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  America
When English Only Is Not Enough
Special Contribution
By Domenico Maceri
The establishment of dual language programs and schools is one of the new initiatives of the New York City Department of Education. The speaker will discuss the implications and challenges of dual language pre-collegiate programs/schools.

Chris Loughran believes that "to be bilingual" will become a strong asset in the new millennium and that's why her son Ryan has been going to a dual-language school since Kindergarten. Ryan is now 11 and he keeps on honing his bilingual skills in Junior High School.

A recent report published by Goldman Sachs points out that Ryan is on the right track to succeed in the global economy. The report sings the praises of dual-language schools, which teach academic subjects in two languages. The report stressed that if young Americans wish to take leadership roles, they must have skills and knowledge of "languages, geography, and cultures."

Although foreign language teachers have been saying the same things for years, it's nice to see an investments company reiterate the same ideas.

Sadly, American education is still focusing on English monolingualism although some things are beginning to change. The number of dual-language schools championed by Goldmans Sachs is small but growing rapidly.

There are now about 300 dual language schools nationwide, more than double the number of 1995. Although the most typical combination is English-Spanish, others involving Asian and European languages are also available.

These dual-language programs are very popular and waiting lists are very common in school districts that make them available. Typically, they exist in communities which have sizeable immigrant populations or in university towns where multilingual education is highly prized.

The federal government encourages dual-language schools and provides funds to implement these programs. San Bernardino schools, in Southern California, for example, received $1,375,000 over five years to implement their dual-language program.

The advantages of bilingualism become evident in the entire education of students. Students educated in more than one language develop a mental agility that monolinguals lack. One of these advantages has to do with something researchers call a "plasticity" of the brain.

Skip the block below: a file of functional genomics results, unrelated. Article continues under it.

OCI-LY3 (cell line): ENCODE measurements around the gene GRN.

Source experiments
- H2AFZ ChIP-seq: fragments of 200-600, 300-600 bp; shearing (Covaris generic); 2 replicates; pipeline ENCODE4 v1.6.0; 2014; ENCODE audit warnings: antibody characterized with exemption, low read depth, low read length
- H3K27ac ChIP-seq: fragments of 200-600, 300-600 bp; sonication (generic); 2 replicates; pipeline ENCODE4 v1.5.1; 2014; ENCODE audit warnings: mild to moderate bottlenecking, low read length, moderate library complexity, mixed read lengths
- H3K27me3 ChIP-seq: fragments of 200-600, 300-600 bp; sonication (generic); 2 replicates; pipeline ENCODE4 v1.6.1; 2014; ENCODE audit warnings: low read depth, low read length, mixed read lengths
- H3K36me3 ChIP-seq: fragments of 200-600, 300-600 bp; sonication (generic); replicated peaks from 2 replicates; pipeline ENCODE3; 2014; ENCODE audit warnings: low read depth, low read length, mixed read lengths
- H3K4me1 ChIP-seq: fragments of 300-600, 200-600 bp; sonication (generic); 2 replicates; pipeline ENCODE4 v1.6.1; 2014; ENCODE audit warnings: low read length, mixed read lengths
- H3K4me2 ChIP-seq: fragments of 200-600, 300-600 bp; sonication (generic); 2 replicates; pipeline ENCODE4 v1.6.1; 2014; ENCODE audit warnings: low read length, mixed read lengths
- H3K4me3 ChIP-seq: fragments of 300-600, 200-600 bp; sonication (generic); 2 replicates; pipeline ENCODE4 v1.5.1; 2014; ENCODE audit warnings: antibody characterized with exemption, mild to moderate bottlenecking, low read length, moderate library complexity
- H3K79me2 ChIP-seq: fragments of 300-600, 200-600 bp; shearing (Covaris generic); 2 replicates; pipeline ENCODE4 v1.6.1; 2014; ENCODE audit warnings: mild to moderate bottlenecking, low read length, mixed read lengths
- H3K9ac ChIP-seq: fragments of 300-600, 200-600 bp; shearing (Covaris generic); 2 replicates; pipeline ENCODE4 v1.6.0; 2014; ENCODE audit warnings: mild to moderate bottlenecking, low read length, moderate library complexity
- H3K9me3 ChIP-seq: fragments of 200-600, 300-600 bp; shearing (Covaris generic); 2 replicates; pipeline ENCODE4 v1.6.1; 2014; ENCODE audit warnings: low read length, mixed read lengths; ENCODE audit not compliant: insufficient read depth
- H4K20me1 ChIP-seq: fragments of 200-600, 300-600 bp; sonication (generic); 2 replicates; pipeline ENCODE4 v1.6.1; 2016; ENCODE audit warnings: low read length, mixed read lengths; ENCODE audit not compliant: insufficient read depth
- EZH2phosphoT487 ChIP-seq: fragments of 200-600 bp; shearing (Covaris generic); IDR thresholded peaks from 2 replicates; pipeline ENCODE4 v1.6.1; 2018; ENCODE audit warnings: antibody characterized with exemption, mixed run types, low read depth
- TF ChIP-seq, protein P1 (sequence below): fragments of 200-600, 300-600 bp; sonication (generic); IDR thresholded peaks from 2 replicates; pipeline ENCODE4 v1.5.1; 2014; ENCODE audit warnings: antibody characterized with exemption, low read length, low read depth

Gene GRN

Bilingual children recognize that just as there are two ways to say something, there are also two ways to learn and solve problems.

Dartmouth College

This mental agility is evident in learning foreign languages. Just as it's easier for someone who knows how to play a musical instrument to learn a second and a third one, thus it is also easier for someone who knows a second language to learn a third, or even a fourth one.

Studies at Dartmouth College and George Mason University found that kids educated in dual-language schools outperform monolingual children on standardized tests. Students in dual-language schools did better than those in traditional bilingual education and those educated only in English.

The benefits of bilingualism become evident as kids grow into adults and will affect their pocketbook even in the US, a country in which English is clearly king. In Florida, Hispanic families speaking only English averaged a yearly income of $ 32,000, while those speaking both Spanish and English had incomes of $50,376, according to a study conducted by the University of Florida.

Yet, naysayers exist. Ron Unz, a California software entrepreneur who spearheaded anti-bilingual education initiatives in California, Arizona, and Massachusetts, stated that dual-language schools sound like "bilingual education" with a "different name."

However, bilingual education and dual-language programs are very different. The first approach tries to teach school subjects in the immigrant kids' native language to ease the transition into English-only education. Dual-language schools, on the other hand, aim to make students fluent in two languages regardless of their home language.

Unz tried also to eliminate bilingual education in Colorado but he failed because many parents were concerned that the initiative would have also done away with dual-language programs and deprived their kids of the opportunity to become bilingual.

Colorado's parents were wise. If your school district does not offer a dual-language program, contact your school board and request it. It will be a great investment for your kids but for the rest of the country as well.



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Other Articles by Domenico Maceri
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    Immigration: The Supreme Court Hands GOP a ...


Domenico Maceri, Ph.D., UC Santa Barbara, teaches foreign languages at Allan Hancock College in Santa Maria, CA. His articles have appeared in many newspapers including Los Angeles Times, Washington Times, Japan Times, and The Seoul Times. Some of his stories won awards from the National Association of Hispanic Publications.

 

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